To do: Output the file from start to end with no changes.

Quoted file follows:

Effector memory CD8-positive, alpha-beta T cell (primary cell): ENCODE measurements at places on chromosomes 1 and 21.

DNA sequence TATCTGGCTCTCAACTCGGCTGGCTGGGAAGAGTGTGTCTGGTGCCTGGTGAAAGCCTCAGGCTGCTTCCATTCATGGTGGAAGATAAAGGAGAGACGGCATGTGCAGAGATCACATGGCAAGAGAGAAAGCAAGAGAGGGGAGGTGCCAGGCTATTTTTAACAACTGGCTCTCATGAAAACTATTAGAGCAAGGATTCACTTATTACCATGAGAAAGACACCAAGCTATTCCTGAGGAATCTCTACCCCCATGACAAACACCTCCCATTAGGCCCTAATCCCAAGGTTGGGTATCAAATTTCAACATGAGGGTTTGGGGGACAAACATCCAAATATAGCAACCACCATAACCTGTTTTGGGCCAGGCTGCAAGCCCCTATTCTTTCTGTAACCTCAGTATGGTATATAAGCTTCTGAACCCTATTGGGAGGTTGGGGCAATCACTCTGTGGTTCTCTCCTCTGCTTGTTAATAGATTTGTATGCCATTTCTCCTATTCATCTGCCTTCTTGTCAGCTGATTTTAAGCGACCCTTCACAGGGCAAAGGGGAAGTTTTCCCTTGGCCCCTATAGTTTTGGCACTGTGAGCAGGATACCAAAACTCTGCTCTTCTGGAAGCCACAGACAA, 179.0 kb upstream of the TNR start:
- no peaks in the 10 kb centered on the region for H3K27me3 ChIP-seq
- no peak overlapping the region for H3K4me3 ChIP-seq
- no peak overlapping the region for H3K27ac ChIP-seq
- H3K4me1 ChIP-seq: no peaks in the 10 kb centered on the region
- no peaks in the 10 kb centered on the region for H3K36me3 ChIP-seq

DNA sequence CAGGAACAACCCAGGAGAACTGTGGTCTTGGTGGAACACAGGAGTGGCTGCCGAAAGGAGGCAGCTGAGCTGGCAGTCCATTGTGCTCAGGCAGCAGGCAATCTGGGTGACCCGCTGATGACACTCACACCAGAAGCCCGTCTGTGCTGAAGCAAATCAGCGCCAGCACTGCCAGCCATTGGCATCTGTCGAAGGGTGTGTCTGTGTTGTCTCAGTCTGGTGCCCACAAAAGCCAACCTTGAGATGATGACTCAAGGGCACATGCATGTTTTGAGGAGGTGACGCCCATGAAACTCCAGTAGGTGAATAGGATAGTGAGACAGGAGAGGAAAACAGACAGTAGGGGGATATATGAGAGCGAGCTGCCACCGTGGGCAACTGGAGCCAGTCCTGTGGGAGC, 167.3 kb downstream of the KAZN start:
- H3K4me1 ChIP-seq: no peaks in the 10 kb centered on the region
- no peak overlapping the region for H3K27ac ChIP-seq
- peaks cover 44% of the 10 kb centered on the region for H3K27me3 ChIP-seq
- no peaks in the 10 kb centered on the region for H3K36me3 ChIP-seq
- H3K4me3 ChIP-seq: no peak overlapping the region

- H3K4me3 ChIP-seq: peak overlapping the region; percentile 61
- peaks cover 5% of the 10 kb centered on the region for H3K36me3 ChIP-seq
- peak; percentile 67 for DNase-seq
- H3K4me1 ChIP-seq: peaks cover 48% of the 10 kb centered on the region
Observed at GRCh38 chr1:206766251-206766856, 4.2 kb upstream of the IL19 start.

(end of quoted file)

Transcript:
Effector memory CD8-positive, alpha-beta T cell (primary cell): ENCODE measurements at places on chromosomes 1 and 21.

DNA sequence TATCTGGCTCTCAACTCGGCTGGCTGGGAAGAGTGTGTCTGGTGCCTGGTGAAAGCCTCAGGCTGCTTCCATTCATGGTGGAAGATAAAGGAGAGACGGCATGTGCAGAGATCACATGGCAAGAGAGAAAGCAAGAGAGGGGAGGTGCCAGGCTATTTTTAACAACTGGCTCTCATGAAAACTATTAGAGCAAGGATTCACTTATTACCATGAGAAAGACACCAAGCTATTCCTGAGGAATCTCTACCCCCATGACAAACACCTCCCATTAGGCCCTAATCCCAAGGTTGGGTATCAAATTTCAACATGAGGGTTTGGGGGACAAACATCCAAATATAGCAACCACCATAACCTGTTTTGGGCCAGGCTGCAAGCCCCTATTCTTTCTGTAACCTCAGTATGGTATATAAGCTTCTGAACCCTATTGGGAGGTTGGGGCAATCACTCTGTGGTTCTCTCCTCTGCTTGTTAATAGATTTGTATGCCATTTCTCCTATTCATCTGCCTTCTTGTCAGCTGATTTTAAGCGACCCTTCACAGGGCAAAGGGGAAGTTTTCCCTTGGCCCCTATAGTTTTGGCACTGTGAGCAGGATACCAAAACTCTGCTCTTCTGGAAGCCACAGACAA, 179.0 kb upstream of the TNR start:
- no peaks in the 10 kb centered on the region for H3K27me3 ChIP-seq
- no peak overlapping the region for H3K4me3 ChIP-seq
- no peak overlapping the region for H3K27ac ChIP-seq
- H3K4me1 ChIP-seq: no peaks in the 10 kb centered on the region
- no peaks in the 10 kb centered on the region for H3K36me3 ChIP-seq

DNA sequence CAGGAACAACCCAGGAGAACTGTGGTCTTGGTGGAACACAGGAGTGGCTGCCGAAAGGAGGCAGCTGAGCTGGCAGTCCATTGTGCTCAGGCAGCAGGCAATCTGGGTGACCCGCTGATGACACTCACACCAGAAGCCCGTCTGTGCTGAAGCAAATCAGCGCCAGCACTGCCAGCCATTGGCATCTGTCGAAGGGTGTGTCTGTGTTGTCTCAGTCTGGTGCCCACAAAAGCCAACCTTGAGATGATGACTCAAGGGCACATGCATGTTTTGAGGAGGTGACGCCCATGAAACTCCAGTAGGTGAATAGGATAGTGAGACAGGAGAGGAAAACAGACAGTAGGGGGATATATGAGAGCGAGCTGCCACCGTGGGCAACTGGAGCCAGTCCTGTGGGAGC, 167.3 kb downstream of the KAZN start:
- H3K4me1 ChIP-seq: no peaks in the 10 kb centered on the region
- no peak overlapping the region for H3K27ac ChIP-seq
- peaks cover 44% of the 10 kb centered on the region for H3K27me3 ChIP-seq
- no peaks in the 10 kb centered on the region for H3K36me3 ChIP-seq
- H3K4me3 ChIP-seq: no peak overlapping the region

- H3K4me3 ChIP-seq: peak overlapping the region; percentile 61
- peaks cover 5% of the 10 kb centered on the region for H3K36me3 ChIP-seq
- peak; percentile 67 for DNase-seq
- H3K4me1 ChIP-seq: peaks cover 48% of the 10 kb centered on the region
Observed at GRCh38 chr1:206766251-206766856, 4.2 kb upstream of the IL19 start.